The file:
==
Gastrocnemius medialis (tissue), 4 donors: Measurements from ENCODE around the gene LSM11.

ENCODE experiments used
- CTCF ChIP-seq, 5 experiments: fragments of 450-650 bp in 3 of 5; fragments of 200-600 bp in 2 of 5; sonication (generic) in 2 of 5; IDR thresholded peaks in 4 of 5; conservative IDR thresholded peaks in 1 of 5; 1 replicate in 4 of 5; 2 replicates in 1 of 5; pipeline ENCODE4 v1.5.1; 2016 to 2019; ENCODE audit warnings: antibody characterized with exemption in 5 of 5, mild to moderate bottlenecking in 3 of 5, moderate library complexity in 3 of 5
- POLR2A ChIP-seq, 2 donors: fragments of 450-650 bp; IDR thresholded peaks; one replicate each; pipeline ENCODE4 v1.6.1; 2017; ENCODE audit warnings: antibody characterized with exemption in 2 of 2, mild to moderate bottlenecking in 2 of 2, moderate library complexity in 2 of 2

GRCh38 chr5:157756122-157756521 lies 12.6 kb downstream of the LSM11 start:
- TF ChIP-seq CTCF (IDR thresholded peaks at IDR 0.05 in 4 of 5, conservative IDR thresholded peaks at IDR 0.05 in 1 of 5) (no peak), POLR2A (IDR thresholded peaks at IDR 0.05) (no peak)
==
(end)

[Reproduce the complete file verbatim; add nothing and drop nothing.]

Gastrocnemius medialis (tissue), 4 donors: Measurements from ENCODE around the gene LSM11.

ENCODE experiments used
- CTCF ChIP-seq, 5 experiments: fragments of 450-650 bp in 3 of 5; fragments of 200-600 bp in 2 of 5; sonication (generic) in 2 of 5; IDR thresholded peaks in 4 of 5; conservative IDR thresholded peaks in 1 of 5; 1 replicate in 4 of 5; 2 replicates in 1 of 5; pipeline ENCODE4 v1.5.1; 2016 to 2019; ENCODE audit warnings: antibody characterized with exemption in 5 of 5, mild to moderate bottlenecking in 3 of 5, moderate library complexity in 3 of 5
- POLR2A ChIP-seq, 2 donors: fragments of 450-650 bp; IDR thresholded peaks; one replicate each; pipeline ENCODE4 v1.6.1; 2017; ENCODE audit warnings: antibody characterized with exemption in 2 of 2, mild to moderate bottlenecking in 2 of 2, moderate library complexity in 2 of 2

GRCh38 chr5:157756122-157756521 lies 12.6 kb downstream of the LSM11 start:
- TF ChIP-seq CTCF (IDR thresholded peaks at IDR 0.05 in 4 of 5, conservative IDR thresholded peaks at IDR 0.05 in 1 of 5) (no peak), POLR2A (IDR thresholded peaks at IDR 0.05) (no peak)